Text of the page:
The top of the lineup is a bit shaky, and Matheny may have to get creative to get some runners on base in front of his big boppers. The defense will probably be in the bottom half of the league, and there sure do seem like there are a lot of injury-prone players on the roster.
Rising: David Freese. See above.
Falling: Skip Schumaker. Not that he really had very far to drop, but at least Schu looked like a .300 hitter a few years ago, which gave him value in most NL-only leagues, especially when he was scoring runs hitting in front of Pujols, but now his no-power, no-speed profile isn’t going to get it done when he’s hitting below .280 at the bottom of the lineup. Tyler Greene, Daniel Descalso and Allen Craig can handle second base.
Sleeper: Allen Craig. Craig may miss the first month of the season after November knee surgery and may not have a regular job right now, but Beltran, Holliday, Berkman, and Freese aren’t exactly the greatest pictures of health. If any go down for a significant portion of time, Craig will be ready to step in. The 27-year-old has always been a good minor league hitter, but he didn’t reach the majors until 2010, when he played five positions but didn’t hit much in 114 at-bats. He topped himself in 2011, playing six positions, hitting .315/.362/.555 in 200 at-bats, and homering in the last two games of the World Series. He looks like he belongs in the majors now.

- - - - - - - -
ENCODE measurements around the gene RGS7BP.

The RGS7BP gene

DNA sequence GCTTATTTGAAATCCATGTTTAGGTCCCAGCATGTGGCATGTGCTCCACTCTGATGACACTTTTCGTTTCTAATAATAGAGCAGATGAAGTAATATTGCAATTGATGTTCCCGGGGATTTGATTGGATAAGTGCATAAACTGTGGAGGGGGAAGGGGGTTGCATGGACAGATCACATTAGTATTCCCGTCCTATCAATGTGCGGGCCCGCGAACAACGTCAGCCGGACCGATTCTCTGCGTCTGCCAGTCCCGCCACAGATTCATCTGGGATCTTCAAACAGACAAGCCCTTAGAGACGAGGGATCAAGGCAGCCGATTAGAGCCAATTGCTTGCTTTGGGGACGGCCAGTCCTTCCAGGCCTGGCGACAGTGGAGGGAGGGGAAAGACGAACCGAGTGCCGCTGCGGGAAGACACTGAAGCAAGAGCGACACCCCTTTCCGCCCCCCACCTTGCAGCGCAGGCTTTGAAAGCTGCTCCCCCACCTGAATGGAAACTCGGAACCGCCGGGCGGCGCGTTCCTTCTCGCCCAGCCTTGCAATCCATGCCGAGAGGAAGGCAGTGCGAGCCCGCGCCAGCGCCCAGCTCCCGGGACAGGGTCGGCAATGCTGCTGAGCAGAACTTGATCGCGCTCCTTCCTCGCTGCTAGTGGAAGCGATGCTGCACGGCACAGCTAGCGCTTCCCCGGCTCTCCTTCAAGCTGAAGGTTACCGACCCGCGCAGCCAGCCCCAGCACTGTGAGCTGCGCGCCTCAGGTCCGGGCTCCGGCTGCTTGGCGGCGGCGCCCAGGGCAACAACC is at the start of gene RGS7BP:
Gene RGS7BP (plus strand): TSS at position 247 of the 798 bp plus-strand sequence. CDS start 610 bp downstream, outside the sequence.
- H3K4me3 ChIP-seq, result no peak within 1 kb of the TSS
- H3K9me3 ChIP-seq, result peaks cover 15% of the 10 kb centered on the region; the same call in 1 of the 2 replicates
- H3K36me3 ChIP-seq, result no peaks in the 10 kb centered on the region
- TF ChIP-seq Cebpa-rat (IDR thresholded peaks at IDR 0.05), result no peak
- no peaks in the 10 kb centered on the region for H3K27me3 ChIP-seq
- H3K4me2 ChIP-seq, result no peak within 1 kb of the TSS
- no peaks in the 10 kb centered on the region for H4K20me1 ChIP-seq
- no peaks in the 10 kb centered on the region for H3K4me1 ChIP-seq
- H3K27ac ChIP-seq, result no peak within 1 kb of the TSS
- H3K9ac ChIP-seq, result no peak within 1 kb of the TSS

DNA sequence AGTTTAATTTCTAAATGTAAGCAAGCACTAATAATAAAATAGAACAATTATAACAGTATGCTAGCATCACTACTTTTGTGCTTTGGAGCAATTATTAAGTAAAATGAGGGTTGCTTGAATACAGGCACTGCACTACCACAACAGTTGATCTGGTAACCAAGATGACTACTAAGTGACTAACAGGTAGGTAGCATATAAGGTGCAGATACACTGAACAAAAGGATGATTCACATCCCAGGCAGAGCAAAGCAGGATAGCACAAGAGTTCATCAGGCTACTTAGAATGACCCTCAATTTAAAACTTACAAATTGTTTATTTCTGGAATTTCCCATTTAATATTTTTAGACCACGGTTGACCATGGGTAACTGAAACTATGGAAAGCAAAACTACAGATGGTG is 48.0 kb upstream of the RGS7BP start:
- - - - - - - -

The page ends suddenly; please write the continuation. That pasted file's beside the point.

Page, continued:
Supersleeper: Brandon Dickson. Dickson started the spring as a dark horse candidate for the St. Louis pitching staff, and while he didn’t head north with the team in April, he did eventually spend a few weeks in the big leagues. He had an outstanding 124:32 K:BB ratio in 157 innings with Triple-A Memphis, which was a notable improvement over his 2010 campaign, but he also gave up a whopping 22 home runs. Pinpoint control is great and all that, but not if the other team is blasting the ball out of the park. He’ll likely be on the Memphis-to-St. Louis shuttle again this year, but if he takes care of his home run problems, he could keep a rotation spot warm until Shelby Miller and the other youngsters are ready.